Firstly, on the New Economic Policy introduced by the late Prime Minister, Tun Abdul Razak. Although it was the policy that pushed for balanced economic distribution among the races, it derived its authority from Article 153 of the Federal Constitution which grants certain rights to the bumiputeras. For as long as 53 years till now, racial quotas for entry into the civil service, public scholarships, public education, and also licenses for trade permits are still being legitimately enforced to achieve an objective of elevating the financial status of bumiputeras to a 30% stake of the economic pie. So, where does legal instrumentalism come into play? For a very good analysis on the difference between RIGHTS and PRIVILEGES on Article 153, read an in-depth article on this by Batu 5 right here. You would notice how the government exploits the Reid Commission’s noble intention to minimise the economic gap between races by enacting this law, in the award of lucrative government contracts to cronies. Projects, tenders and business deals are not channelled to the bumiputera man-on-the-street who needs them to narrow the poverty divide, but to rich, greedy and corrupted lapdogs. All, in the name of law.

Lady Justice going missing in Malaysia. Probably hunting some sexists in Parliament. | Source:

Secondly, the Internal Security Act, 1960 which was repeatedly wielded by the government to oppress opposition voices, much like an overused condom. Again, the utilisation of a law (a draconian one at that) to achieve the objective of protecting the influence of a ruling coalition. The ISA was created at those dire moments where the country needed to repel Communism. But we have seen how the ISA has been used as a tool to legitimise scandalous operations such as Ops Lalang in Malaysia to suppress political dissent and the rights of the people. And like an overused condom, there are bound to be leakages and it is comforting to know that the foetus of human rights awareness is spawning to life as the world slowly awakens to this incorrigible manipulation of law.

Thirdly, the creation of the University & University Colleges Act, 1971. You can see how the government enacted this law as a means to achieve their desired end – bound, gagged and toothless university students who would not question the moves of the government. The sacred principles of law which are binding upon men are abused as the government legitimises a monopolistic grip to the way we conduct our pathetically voiceless selves in campus.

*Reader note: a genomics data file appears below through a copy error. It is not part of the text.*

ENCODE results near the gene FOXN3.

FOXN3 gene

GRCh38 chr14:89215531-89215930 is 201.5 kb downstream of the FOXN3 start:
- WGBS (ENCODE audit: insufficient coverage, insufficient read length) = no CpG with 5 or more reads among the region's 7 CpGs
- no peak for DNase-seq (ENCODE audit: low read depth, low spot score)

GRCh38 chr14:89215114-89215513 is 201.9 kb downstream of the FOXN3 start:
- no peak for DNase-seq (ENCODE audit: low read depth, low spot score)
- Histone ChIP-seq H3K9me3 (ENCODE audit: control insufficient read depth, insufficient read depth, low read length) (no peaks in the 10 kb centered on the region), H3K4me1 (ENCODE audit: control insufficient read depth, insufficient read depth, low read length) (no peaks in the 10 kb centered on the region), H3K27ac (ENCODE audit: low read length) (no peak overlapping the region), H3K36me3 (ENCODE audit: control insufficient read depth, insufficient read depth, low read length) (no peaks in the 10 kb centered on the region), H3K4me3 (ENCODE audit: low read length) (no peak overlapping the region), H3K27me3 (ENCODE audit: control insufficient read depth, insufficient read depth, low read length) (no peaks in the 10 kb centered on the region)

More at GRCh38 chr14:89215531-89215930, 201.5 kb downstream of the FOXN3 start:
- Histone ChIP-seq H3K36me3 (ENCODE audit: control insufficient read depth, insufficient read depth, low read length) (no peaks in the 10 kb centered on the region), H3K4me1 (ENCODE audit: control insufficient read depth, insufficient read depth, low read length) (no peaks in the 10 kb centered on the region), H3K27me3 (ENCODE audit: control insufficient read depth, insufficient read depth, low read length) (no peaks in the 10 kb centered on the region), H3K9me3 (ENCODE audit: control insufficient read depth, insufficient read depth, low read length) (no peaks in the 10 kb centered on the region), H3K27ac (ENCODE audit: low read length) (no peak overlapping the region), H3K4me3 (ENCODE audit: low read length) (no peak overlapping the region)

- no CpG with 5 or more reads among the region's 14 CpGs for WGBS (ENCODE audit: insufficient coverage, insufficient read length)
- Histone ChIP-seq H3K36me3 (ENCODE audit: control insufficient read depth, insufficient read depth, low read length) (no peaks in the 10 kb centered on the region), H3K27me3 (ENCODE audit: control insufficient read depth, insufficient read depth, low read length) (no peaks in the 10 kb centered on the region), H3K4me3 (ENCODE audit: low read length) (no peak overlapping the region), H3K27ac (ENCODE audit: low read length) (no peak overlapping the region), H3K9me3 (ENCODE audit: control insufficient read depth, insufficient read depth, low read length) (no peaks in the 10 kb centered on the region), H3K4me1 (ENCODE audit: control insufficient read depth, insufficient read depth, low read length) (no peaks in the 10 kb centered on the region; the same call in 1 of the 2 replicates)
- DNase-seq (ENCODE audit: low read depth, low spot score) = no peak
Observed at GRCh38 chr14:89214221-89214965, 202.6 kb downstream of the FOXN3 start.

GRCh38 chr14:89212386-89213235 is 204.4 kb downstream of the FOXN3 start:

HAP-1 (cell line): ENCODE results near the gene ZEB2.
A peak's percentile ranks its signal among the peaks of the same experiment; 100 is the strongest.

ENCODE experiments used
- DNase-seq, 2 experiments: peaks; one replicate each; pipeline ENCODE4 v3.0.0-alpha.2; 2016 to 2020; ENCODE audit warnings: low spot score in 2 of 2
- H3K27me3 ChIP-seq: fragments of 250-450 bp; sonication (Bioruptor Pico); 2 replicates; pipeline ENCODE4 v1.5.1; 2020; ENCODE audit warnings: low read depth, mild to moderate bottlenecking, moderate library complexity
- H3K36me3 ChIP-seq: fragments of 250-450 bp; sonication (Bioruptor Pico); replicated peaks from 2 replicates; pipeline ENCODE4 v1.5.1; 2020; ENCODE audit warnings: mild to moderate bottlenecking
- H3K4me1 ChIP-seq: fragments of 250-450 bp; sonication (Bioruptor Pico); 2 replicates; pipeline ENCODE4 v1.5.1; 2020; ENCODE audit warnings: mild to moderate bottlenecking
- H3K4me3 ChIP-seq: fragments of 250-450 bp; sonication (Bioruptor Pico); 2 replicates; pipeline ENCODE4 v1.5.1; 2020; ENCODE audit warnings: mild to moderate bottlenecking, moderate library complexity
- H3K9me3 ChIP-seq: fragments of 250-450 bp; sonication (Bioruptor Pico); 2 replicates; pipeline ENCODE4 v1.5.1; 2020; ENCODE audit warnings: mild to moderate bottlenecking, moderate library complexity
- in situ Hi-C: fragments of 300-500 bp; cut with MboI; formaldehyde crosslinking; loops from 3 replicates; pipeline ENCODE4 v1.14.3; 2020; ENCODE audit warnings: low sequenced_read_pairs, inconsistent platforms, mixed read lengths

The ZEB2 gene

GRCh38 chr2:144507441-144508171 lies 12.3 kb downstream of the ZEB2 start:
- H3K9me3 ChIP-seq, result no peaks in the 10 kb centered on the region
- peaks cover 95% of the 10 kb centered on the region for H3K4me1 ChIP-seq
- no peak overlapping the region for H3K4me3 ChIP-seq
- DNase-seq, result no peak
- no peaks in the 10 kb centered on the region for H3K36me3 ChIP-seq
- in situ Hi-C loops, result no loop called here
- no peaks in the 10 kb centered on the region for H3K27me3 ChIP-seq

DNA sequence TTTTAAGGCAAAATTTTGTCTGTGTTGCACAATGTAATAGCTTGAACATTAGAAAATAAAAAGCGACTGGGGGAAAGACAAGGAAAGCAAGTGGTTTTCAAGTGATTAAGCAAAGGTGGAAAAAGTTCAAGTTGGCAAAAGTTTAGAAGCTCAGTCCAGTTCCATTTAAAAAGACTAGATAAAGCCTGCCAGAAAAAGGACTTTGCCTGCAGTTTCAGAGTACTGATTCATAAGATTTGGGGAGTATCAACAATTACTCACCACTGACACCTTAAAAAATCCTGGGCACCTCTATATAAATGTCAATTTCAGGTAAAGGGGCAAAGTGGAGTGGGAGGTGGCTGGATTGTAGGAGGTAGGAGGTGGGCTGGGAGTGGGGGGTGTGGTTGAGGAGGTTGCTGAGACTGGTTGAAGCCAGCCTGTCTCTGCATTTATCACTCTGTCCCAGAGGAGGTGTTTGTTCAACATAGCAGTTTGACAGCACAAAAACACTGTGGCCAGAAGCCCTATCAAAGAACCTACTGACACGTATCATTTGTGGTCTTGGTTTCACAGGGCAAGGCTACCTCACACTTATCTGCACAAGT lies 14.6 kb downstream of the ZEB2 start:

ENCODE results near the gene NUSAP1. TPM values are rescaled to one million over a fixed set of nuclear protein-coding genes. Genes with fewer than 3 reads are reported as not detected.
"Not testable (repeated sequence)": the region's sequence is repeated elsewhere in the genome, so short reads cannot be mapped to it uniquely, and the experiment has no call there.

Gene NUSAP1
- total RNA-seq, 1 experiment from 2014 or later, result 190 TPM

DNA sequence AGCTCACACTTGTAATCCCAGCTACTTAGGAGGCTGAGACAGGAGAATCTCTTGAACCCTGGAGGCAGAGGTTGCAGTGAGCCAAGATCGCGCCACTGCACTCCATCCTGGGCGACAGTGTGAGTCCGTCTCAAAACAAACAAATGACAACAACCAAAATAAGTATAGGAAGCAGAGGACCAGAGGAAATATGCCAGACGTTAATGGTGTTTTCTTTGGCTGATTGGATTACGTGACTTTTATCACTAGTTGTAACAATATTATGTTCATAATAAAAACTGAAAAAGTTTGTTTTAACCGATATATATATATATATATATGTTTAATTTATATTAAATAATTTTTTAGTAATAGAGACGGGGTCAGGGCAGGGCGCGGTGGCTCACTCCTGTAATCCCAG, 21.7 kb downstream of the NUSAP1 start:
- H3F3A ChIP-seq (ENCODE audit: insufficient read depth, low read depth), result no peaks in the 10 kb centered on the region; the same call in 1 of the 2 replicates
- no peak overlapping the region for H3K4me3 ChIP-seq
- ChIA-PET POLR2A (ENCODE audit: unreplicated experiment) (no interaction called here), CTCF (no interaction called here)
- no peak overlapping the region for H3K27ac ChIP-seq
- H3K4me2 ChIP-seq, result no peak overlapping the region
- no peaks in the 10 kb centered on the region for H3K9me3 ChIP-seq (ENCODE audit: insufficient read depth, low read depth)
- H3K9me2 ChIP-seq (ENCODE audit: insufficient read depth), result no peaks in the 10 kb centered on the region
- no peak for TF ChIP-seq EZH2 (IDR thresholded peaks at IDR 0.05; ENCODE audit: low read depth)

Tamanaha also mentioned about law schools nowadays producing students who are programmed by their lecturers to develop any argument possible to win a case. While this is natural in aiming to produce critical, analytical and mooting champions befitting a productive law school, one should also view at the side effects of this contagious mentality among lawyers who are hell bent on twisting a fair case of the opposition in order to benefit the client, regardless of the outcome; which I believe, should always stand with the supreme pillars of justice and fairness. The possibility of a real serial killer running scot free just because the defence team managed to manipulate on the lack of evidence or some technical issues is legal instrumentalism at its worst.

"Look kid, its simple. Either you prove to me that rapist is not guilty, or you're gonna get a D this semester" | Source:

I’m not implying that using law as a bridge to get to our desired destination is a bad thing altogether. In fact, it’s what we are being trained every single day in law school. To use the law in the broadest and most beneficial way possible. I still have 3 years to go at university. Perhaps it will be clearer when I am exposed to criminal law and court procedures during my later years. But for now, I am extremely fortunate to be exposed to Law & Society, a fresh subject reintroduced at the faculty of law starting this year. This wonderful subject has certainly opened my eyes to the many other undiscovered ratio decidendi of a sound legal education. Compassion, moral values and the society at large are essential to view the world in a better perspective, and that is what Law & Society has armoured us law students with. Law cannot be effective by itself, it must come together with humanitarian values and an unwavering sense of righteousness.

Lim Wei Jiet, 19, has a Bachelor’s Degree in Fun & Optimism, Masters in Criticism and a PhD in Over-exaggeration. Sometimes, he does wonder why he’s still studying for another degree in law. Nevertheless, the thrills of law proved impossible to resist and he’s enjoying university life to the max.

4 replies on “How Law Became Man’s Tool”

  1. well, imho i believe as a lawyer know his client is guilty all he can do is ensure his client get a chance to be represent infront of the judge and even if failed to free his client he should make sure his client get the lowest degree of punishment. In that situation, losing a bit will be counted as win right?

  2. hmm…i think this goes to the very basic principle of law -"everyone has the right to a fair trial", guilty or not it's the counsel's job to upheld justice. Even if the defense counsel know his client is guilty, his job is to make sure his client has a fair trial. If counsel refuse to accept a case because the accused is guilty, does it means that he does not believe in the system of justice? Everyone in the judicial system has their roles to play be it the judge,prosecutor or the lawyer, each acts as the checks and balances of the other. If all three play their roles well, justice will be upheld.

  3. I’m also curious – if you’re criminal, you need a lawyer to defend you too. So if you’re the defense attorney, don’t you have to do your utmost best to poke holes into the prosecuting attorney’s strategy/line of questioning? Bad people go scott free and good people have been wrongly sent to jail on the fallibility of the “court procedure” (or should i say the wiliness of the winning lawyer?) What is the % of error anyway? Is this even possible to gauge?

  4. “What will you do if you are representing a criminal who REALLY did something so gruesome and inhumane? Are you still going to defend him?”

    I fail to detect the writer’s answer to THE question. Implied statements/answer don’t count.

    I’d really appreciate it if the editor would kindly solicit THE answer from the writer. Please.